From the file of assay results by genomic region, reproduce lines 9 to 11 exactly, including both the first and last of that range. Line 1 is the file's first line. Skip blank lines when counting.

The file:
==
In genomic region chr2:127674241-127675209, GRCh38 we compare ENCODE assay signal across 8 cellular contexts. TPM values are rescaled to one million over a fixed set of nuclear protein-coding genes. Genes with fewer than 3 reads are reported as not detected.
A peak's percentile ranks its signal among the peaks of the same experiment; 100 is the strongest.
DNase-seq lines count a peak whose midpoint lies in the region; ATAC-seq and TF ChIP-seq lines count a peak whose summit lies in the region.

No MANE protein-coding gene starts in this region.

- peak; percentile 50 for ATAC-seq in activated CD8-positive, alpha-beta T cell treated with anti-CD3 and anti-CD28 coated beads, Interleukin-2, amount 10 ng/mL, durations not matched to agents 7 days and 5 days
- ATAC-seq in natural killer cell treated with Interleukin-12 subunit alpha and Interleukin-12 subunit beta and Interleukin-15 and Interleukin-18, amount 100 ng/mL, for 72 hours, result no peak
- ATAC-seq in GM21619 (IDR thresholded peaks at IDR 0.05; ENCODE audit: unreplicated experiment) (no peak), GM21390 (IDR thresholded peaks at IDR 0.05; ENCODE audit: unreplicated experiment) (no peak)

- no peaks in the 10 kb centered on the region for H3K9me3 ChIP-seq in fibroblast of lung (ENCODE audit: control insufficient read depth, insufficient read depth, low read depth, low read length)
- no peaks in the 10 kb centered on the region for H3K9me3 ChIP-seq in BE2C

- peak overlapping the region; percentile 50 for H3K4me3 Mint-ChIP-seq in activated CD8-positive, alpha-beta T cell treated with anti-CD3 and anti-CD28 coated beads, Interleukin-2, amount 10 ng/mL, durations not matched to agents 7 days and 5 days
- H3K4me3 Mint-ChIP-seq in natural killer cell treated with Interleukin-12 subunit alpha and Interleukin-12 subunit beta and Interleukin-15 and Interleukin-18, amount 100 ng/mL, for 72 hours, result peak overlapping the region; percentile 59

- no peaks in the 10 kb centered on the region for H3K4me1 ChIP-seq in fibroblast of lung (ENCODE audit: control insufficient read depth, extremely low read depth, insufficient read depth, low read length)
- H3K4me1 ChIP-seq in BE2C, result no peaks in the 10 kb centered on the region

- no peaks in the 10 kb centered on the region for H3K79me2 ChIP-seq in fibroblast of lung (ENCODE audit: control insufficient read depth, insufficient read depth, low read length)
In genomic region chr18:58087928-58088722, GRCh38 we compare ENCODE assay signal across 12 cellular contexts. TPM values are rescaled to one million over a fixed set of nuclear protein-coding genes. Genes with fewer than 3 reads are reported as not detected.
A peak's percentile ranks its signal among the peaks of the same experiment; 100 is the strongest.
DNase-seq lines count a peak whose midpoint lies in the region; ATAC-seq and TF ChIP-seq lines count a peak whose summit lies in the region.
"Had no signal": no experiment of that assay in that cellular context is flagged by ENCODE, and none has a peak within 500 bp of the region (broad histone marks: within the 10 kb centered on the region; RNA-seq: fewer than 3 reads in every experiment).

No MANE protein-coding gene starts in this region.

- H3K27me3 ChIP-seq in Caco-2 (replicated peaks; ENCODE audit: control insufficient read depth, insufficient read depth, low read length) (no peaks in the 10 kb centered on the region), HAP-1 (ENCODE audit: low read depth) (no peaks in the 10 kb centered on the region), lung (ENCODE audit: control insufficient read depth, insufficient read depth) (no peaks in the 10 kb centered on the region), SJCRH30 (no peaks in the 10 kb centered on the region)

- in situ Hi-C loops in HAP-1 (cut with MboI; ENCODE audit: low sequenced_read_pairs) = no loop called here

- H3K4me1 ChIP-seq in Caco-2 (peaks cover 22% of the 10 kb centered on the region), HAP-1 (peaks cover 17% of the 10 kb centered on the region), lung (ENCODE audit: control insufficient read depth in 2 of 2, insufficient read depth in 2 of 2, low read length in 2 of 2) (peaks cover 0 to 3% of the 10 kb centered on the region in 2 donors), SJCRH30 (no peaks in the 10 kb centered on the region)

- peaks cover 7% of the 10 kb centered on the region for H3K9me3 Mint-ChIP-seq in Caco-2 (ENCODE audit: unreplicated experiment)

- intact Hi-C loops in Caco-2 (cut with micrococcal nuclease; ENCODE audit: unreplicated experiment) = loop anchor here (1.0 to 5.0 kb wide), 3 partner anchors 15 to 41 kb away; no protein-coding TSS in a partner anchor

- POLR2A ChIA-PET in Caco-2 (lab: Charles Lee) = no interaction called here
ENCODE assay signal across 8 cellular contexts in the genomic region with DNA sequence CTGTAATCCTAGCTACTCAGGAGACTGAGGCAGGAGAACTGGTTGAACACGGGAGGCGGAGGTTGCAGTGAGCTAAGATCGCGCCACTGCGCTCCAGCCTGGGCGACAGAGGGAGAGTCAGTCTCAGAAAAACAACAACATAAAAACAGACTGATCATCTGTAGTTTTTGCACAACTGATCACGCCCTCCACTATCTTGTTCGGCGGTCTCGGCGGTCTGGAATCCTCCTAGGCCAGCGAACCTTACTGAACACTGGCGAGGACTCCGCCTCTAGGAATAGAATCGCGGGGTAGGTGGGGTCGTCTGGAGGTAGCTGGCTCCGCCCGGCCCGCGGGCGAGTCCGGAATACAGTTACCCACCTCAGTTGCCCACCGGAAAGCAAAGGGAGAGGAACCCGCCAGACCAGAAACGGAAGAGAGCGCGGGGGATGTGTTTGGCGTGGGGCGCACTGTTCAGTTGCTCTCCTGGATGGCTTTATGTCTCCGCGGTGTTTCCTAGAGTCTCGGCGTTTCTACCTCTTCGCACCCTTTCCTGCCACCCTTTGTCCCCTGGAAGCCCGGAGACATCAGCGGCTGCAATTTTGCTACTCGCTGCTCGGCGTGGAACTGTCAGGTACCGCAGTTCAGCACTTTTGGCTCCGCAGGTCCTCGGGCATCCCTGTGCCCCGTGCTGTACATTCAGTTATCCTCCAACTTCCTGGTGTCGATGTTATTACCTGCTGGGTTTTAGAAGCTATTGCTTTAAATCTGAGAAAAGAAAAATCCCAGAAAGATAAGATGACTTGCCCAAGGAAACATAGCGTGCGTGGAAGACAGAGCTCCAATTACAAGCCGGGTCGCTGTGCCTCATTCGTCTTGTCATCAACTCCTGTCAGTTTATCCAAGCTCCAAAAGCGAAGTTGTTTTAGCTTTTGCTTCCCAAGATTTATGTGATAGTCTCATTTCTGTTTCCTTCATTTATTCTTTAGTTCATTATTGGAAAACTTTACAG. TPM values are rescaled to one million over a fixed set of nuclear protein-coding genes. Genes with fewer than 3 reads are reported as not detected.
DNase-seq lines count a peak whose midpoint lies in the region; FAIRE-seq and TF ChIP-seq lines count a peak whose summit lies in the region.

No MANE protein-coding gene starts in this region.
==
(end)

- no peaks in the 10 kb centered on the region for H3K9me3 ChIP-seq in BE2C

- peak overlapping the region; percentile 50 for H3K4me3 Mint-ChIP-seq in activated CD8-positive, alpha-beta T cell treated with anti-CD3 and anti-CD28 coated beads, Interleukin-2, amount 10 ng/mL, durations not matched to agents 7 days and 5 days
- H3K4me3 Mint-ChIP-seq in natural killer cell treated with Interleukin-12 subunit alpha and Interleukin-12 subunit beta and Interleukin-15 and Interleukin-18, amount 100 ng/mL, for 72 hours, result peak overlapping the region; percentile 59